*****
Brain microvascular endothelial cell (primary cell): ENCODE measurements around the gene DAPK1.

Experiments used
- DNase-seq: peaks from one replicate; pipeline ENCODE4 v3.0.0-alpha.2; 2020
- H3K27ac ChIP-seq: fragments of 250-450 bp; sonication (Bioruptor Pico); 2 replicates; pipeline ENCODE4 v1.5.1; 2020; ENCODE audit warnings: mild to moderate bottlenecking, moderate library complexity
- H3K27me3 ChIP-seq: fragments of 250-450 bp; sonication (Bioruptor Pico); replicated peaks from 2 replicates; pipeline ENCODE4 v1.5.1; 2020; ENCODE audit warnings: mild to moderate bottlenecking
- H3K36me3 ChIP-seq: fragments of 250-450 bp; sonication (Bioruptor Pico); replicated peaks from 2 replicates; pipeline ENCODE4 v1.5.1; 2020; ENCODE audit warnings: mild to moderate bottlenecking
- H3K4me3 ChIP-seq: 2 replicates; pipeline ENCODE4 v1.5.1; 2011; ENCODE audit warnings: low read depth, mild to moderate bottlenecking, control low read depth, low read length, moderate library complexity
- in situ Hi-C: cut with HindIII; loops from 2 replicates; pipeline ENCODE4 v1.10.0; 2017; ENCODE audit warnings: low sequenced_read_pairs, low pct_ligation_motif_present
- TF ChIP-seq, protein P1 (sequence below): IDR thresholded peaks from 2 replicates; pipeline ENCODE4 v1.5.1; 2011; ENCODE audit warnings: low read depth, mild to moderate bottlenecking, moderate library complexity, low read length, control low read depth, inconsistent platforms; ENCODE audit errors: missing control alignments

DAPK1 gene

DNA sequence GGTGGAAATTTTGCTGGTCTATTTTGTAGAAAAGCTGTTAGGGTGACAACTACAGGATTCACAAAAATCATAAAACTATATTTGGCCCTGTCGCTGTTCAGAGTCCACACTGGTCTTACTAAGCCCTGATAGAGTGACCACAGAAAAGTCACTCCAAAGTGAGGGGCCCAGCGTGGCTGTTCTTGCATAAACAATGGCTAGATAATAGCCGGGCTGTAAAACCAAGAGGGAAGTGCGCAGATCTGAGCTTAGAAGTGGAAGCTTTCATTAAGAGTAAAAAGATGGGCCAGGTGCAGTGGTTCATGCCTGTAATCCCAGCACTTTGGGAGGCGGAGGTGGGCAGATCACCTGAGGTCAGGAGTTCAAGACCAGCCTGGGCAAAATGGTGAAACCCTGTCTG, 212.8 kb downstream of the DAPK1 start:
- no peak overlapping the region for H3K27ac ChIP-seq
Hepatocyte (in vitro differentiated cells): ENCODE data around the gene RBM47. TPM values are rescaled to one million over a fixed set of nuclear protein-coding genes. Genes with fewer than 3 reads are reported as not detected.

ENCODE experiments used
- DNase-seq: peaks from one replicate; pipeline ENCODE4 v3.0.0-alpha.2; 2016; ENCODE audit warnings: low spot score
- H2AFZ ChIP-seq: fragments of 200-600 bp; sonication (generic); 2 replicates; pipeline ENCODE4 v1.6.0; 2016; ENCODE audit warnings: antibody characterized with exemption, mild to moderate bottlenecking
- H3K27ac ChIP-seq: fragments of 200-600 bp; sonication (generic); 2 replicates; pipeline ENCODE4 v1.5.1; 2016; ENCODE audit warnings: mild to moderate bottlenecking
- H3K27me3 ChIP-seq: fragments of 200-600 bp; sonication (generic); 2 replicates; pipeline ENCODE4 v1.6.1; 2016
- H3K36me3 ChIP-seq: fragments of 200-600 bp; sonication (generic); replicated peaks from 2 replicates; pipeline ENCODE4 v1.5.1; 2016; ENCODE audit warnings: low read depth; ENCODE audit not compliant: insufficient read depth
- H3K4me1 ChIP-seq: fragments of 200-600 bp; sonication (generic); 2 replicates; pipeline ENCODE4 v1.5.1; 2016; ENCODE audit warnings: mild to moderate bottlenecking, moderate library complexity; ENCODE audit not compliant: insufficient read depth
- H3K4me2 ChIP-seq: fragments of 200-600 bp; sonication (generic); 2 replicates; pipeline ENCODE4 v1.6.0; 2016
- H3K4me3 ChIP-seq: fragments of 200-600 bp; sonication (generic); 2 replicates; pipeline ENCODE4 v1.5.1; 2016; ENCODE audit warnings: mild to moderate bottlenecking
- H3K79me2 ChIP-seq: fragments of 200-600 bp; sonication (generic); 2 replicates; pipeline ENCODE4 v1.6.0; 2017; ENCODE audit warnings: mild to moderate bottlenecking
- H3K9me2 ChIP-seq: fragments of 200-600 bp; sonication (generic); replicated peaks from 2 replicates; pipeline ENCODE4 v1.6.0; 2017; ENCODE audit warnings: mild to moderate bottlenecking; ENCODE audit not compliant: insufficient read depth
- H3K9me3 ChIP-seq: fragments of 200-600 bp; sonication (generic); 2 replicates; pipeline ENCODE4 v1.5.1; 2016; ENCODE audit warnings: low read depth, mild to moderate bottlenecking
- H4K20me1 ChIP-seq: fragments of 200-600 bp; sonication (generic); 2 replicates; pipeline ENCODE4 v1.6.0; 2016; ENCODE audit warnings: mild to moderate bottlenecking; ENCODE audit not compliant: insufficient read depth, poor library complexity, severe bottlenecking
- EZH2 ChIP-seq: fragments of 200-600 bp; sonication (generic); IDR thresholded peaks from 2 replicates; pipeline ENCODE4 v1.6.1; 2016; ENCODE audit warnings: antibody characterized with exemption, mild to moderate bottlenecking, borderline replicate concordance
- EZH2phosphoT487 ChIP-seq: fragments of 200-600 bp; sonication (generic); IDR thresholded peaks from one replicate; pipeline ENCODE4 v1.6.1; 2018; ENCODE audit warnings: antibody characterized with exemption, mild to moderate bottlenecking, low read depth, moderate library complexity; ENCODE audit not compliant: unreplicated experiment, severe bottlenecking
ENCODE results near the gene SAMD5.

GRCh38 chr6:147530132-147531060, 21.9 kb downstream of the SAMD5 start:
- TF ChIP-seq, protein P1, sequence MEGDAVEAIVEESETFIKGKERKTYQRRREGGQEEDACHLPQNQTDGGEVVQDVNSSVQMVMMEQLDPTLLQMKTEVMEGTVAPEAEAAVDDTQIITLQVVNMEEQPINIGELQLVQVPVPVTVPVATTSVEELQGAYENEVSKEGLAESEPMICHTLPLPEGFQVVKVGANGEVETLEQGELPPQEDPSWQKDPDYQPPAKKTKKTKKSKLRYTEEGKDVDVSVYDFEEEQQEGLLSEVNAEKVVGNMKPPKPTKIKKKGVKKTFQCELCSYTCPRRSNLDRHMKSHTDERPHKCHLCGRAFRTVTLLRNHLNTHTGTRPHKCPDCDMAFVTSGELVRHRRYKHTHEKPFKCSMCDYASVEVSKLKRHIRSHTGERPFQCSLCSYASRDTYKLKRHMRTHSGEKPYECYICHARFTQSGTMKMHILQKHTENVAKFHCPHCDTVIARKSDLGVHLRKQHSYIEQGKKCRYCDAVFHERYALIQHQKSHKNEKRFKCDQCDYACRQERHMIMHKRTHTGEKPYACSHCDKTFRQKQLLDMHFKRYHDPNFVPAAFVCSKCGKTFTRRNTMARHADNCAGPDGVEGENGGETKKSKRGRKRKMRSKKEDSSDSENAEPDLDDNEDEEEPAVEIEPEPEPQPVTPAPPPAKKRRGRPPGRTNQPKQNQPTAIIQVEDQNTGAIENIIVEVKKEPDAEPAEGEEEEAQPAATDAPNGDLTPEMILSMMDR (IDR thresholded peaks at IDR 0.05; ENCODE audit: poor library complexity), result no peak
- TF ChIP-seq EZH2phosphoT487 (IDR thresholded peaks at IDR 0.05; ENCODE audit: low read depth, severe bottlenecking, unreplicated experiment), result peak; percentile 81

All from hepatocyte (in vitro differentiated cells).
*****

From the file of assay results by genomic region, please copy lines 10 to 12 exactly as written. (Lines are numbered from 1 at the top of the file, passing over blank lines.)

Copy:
DAPK1 gene

DNA sequence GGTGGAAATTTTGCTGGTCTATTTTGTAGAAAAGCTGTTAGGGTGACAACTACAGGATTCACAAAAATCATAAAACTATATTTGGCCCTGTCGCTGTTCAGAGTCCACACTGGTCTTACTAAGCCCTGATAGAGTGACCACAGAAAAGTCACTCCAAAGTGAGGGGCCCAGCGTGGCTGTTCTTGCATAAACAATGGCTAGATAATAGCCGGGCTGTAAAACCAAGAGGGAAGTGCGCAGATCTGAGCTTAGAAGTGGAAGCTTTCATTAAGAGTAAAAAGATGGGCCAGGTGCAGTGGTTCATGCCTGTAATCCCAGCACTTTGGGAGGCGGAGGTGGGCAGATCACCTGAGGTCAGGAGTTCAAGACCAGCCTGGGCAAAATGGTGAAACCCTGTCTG, 212.8 kb downstream of the DAPK1 start:
- no peak overlapping the region for H3K27ac ChIP-seq